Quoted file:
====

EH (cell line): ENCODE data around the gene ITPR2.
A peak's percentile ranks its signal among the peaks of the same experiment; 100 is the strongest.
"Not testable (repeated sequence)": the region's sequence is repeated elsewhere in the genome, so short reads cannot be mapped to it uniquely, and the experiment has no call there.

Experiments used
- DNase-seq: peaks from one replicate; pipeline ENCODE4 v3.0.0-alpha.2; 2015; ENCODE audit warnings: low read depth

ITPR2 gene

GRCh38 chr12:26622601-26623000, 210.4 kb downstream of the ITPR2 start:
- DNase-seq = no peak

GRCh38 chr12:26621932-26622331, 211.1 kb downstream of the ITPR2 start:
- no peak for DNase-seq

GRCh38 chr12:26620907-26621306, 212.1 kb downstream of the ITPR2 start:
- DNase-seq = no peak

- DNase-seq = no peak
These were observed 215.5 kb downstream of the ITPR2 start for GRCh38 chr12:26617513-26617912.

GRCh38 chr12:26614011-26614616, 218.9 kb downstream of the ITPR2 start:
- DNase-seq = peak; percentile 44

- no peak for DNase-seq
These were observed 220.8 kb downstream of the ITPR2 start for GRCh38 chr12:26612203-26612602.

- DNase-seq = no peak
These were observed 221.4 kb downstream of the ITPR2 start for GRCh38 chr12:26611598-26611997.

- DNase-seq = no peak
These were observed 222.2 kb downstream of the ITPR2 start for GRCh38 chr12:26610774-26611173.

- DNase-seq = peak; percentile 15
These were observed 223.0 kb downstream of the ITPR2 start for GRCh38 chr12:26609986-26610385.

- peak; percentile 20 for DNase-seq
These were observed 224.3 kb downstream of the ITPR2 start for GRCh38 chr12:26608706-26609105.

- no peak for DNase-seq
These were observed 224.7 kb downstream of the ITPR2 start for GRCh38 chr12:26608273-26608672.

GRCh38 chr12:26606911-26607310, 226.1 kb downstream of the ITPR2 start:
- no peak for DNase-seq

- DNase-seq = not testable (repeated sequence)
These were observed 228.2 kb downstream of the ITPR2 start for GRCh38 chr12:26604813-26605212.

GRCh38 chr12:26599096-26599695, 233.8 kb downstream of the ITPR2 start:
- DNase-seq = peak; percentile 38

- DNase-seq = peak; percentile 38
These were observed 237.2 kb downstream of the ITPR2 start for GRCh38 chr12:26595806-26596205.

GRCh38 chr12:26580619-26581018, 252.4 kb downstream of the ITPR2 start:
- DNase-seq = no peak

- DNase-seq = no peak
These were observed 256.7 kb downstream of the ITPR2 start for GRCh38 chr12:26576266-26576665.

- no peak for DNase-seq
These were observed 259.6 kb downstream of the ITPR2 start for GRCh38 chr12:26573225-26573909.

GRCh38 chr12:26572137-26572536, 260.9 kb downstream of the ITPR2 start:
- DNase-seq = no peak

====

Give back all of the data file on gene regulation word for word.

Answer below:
EH (cell line): ENCODE data around the gene ITPR2.
A peak's percentile ranks its signal among the peaks of the same experiment; 100 is the strongest.
"Not testable (repeated sequence)": the region's sequence is repeated elsewhere in the genome, so short reads cannot be mapped to it uniquely, and the experiment has no call there.

Experiments used
- DNase-seq: peaks from one replicate; pipeline ENCODE4 v3.0.0-alpha.2; 2015; ENCODE audit warnings: low read depth

ITPR2 gene

GRCh38 chr12:26622601-26623000, 210.4 kb downstream of the ITPR2 start:
- DNase-seq = no peak

GRCh38 chr12:26621932-26622331, 211.1 kb downstream of the ITPR2 start:
- no peak for DNase-seq

GRCh38 chr12:26620907-26621306, 212.1 kb downstream of the ITPR2 start:
- DNase-seq = no peak

- DNase-seq = no peak
These were observed 215.5 kb downstream of the ITPR2 start for GRCh38 chr12:26617513-26617912.

GRCh38 chr12:26614011-26614616, 218.9 kb downstream of the ITPR2 start:
- DNase-seq = peak; percentile 44

- no peak for DNase-seq
These were observed 220.8 kb downstream of the ITPR2 start for GRCh38 chr12:26612203-26612602.

- DNase-seq = no peak
These were observed 221.4 kb downstream of the ITPR2 start for GRCh38 chr12:26611598-26611997.

- DNase-seq = no peak
These were observed 222.2 kb downstream of the ITPR2 start for GRCh38 chr12:26610774-26611173.

- DNase-seq = peak; percentile 15
These were observed 223.0 kb downstream of the ITPR2 start for GRCh38 chr12:26609986-26610385.

- peak; percentile 20 for DNase-seq
These were observed 224.3 kb downstream of the ITPR2 start for GRCh38 chr12:26608706-26609105.

- no peak for DNase-seq
These were observed 224.7 kb downstream of the ITPR2 start for GRCh38 chr12:26608273-26608672.

GRCh38 chr12:26606911-26607310, 226.1 kb downstream of the ITPR2 start:
- no peak for DNase-seq

- DNase-seq = not testable (repeated sequence)
These were observed 228.2 kb downstream of the ITPR2 start for GRCh38 chr12:26604813-26605212.

GRCh38 chr12:26599096-26599695, 233.8 kb downstream of the ITPR2 start:
- DNase-seq = peak; percentile 38

- DNase-seq = peak; percentile 38
These were observed 237.2 kb downstream of the ITPR2 start for GRCh38 chr12:26595806-26596205.

GRCh38 chr12:26580619-26581018, 252.4 kb downstream of the ITPR2 start:
- DNase-seq = no peak

- DNase-seq = no peak
These were observed 256.7 kb downstream of the ITPR2 start for GRCh38 chr12:26576266-26576665.

- no peak for DNase-seq
These were observed 259.6 kb downstream of the ITPR2 start for GRCh38 chr12:26573225-26573909.

GRCh38 chr12:26572137-26572536, 260.9 kb downstream of the ITPR2 start:
- DNase-seq = no peak